I don’t know the causality or the guy’s life story, but presumably that spurred him to write the above-referenced document. A key problem was that the distanced electronic voting rendered the crucial role of election monitoring undoable.

Recall some basic facts about elections. An election needs to be scrutable. As the saying goes, justice doesn’t merely have to be done, but be seen to be done. One way this is accomplished is via observers or monitors — a neutral body of people who can ensure that no funny business happens, record and act on complaints, and so on.

Per Yuneman, the DEG made this crucial role unviable:

Remote electronic voting nullified the institution of surveillance. In fact, the observer was deprived of the opportunity to directly control the process of issuing ballots, voting, counting votes — the entire procedure for conducting the EG remained closed.

Immediately after, he notes the ‘opacity’ of DEG as the fundamental characteristic of DEG. One of the big problems here was the underlying technology. The system used was a blockchain, on which see more below, and while it’s not 100% certain that it’s a bad idea to use blockchains to vote, it is like 95%. In addition, the particular code used was inaccessible to outside observers (a crucial need for a blockchain, if a blockchain is to have any credibility), and the particular ‘smart contract’ (a generic name for the distributed programs blockchains — themselves distributed computing systems or databases — run) that was used had a problem that enabled one to vote in more than one region.

Based on this and more, Yuneman said, at the top of the quoted thread, about the 2022 elections, and having extensively studied the previous ones, ‘if we don’t vote in person, we’ll be deprived of our vote’.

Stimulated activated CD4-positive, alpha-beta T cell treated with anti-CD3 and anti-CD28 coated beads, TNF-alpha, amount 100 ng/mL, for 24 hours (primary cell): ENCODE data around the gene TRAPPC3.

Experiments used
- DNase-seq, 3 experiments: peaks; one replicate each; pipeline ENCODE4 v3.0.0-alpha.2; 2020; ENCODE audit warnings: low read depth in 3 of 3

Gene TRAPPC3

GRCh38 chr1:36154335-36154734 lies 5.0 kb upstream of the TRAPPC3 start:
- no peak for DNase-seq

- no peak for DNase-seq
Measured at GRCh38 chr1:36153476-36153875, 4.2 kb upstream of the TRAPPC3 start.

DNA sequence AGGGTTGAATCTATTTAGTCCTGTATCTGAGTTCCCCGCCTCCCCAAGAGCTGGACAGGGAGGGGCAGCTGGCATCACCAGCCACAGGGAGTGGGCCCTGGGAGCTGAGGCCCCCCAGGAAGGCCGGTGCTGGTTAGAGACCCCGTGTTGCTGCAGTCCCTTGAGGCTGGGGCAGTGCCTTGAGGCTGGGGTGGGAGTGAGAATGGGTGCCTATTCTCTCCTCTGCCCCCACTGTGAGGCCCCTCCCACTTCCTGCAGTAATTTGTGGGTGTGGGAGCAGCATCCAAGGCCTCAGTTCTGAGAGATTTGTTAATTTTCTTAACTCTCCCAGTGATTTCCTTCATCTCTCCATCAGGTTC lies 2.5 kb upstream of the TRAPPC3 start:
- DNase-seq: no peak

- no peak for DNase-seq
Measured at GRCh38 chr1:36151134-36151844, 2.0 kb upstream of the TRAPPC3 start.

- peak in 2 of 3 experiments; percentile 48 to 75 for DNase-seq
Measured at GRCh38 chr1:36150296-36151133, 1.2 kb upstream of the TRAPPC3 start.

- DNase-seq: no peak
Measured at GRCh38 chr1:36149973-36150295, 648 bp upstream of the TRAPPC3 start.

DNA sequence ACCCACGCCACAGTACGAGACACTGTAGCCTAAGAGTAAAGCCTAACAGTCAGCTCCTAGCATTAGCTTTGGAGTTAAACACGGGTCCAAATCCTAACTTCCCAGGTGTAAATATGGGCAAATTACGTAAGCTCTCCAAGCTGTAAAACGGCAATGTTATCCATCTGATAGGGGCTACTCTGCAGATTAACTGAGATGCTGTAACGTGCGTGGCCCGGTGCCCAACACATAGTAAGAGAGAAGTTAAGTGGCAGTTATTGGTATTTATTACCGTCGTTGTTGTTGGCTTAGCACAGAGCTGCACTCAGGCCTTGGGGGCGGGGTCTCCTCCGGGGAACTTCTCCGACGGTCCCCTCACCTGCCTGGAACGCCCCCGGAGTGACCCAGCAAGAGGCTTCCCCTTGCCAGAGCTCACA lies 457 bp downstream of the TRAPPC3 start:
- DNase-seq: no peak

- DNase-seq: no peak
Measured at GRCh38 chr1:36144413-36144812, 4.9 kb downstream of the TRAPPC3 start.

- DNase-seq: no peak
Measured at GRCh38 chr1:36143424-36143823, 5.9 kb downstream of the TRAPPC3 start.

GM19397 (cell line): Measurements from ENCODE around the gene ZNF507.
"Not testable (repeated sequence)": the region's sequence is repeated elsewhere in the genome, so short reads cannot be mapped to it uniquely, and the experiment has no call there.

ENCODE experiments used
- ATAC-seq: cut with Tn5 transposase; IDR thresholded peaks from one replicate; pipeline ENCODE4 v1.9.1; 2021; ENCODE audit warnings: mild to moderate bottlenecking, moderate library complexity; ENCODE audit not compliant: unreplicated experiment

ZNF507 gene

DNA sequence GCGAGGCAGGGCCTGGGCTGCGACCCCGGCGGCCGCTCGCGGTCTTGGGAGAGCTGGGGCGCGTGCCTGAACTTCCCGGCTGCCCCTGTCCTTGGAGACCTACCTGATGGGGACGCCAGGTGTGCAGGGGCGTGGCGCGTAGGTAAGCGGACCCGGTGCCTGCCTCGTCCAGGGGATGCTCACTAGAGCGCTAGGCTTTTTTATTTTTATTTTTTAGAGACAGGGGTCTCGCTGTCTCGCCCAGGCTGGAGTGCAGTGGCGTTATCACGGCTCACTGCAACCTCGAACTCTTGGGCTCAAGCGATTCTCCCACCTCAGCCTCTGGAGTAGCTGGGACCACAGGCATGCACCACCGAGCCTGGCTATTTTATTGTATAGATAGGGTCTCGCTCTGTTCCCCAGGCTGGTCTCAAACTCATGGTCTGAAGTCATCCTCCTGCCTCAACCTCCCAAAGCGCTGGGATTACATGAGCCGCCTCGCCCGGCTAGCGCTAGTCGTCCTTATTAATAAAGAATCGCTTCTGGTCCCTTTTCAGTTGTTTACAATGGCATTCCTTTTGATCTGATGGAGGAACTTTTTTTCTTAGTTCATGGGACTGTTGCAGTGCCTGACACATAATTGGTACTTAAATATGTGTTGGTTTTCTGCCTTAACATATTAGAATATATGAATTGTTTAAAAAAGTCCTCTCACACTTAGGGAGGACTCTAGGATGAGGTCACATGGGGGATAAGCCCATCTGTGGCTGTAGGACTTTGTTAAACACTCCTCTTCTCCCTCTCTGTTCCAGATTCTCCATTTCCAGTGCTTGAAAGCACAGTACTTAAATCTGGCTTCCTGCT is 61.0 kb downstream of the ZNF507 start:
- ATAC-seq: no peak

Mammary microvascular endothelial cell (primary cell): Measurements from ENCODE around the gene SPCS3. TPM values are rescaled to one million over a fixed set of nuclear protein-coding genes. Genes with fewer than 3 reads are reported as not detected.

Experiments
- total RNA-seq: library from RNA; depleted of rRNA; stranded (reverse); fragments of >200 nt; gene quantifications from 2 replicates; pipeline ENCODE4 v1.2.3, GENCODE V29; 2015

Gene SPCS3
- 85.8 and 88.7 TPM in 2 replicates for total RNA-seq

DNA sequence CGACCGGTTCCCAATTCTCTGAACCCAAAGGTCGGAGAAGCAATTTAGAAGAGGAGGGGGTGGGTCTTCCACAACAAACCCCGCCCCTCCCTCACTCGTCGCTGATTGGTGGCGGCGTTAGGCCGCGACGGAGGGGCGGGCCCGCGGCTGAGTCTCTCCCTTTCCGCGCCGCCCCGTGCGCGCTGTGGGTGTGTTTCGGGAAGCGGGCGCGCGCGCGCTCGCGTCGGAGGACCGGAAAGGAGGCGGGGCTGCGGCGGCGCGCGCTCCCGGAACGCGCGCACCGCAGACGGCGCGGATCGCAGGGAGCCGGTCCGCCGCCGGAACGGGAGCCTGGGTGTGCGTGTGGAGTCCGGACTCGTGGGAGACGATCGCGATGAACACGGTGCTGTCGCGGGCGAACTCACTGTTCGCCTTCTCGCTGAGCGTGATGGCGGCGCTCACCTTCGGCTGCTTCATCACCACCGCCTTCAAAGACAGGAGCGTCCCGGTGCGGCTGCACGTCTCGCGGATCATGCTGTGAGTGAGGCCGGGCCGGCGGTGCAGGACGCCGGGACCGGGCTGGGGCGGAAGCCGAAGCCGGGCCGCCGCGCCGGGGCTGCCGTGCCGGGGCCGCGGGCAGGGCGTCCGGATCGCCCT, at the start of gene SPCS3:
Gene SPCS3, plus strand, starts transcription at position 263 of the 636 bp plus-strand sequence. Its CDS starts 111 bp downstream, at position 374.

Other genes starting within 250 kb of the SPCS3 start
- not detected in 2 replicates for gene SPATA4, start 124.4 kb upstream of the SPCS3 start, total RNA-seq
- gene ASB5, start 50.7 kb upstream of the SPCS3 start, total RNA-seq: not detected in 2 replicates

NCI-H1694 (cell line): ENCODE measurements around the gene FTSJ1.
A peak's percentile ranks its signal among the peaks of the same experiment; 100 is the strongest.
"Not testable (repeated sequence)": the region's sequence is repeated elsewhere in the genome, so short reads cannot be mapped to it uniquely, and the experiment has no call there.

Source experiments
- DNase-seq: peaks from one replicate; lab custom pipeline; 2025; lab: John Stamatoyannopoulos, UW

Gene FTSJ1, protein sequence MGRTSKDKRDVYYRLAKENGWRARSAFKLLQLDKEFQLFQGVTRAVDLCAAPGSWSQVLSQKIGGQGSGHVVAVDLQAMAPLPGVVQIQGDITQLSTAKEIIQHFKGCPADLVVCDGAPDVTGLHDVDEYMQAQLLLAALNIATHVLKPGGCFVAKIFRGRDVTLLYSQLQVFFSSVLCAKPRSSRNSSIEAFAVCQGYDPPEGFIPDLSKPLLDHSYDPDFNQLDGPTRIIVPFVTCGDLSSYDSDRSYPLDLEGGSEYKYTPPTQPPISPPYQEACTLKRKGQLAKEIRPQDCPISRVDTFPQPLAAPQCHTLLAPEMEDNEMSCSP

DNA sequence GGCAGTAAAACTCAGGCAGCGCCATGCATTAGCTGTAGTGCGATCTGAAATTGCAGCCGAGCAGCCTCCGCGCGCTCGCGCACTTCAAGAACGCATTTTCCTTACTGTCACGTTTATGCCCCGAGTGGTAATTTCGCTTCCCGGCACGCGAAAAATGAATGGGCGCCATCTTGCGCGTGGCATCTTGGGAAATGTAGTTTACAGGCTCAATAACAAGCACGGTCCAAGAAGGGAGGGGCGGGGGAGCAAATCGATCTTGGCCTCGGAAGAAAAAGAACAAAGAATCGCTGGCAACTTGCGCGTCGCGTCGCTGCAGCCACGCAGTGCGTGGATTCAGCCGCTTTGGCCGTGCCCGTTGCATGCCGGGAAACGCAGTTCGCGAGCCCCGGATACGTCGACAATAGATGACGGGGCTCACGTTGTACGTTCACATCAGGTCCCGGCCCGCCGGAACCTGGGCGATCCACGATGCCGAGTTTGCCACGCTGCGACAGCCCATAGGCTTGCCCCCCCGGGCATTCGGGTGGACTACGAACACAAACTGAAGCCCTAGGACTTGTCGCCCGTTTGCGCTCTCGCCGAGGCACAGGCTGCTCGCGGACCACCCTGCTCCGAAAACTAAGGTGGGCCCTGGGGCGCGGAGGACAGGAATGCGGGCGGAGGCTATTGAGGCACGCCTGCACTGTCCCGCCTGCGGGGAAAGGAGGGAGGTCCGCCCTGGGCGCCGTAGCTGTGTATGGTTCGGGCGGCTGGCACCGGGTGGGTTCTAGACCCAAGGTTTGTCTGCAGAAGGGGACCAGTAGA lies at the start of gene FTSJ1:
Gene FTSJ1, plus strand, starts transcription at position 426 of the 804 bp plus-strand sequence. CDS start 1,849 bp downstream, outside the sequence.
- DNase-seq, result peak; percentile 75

There is more to say, but suffice to note that in this first instance of DEG, many foundational worries were raised. A question will be, if something like DEG is to be used in the referendums, whether these worries have been resolved. You can maybe guess the answer.

Moving On

I’m afraid I’m going to completely skip the role DEG played in the constitutional referendum of 2020, about which I either couldn’t find any good information when I looked at this topic a couple of weeks ago or which I’ve lost whatever I turned up. Let’s move on to the third door in the meme, the national elections of the Gosduma in 2021.

In the 2021 elections, there were some strange things. Electronic voting was strongly recommended, its convenience was extolled in the tabloids, and footage of Putin and others doing it, and remarking on how easy it was, made news. Moreover, those who registered to vote electronically were entered into a draw to win prizes, prizes funded (I think this is right) by the state.

You can read about the propaganda surrounding DEG in 2021 here. Suffice to say, some people really wanted people to use it. Moreover, there were further technical problems. As I note in the piece just linked, certain features — such as the capacity to change one’s vote numerous times — are prima facie weird.

Much more importantly, a Russian programmer got access to a version of the blockchain software used and was able to show how one could manipulate it — in the piece I just linked to there’s both a technical account with code and an accessible and highly recommended interview (you’ll have to put it through google translate, but that’s okay).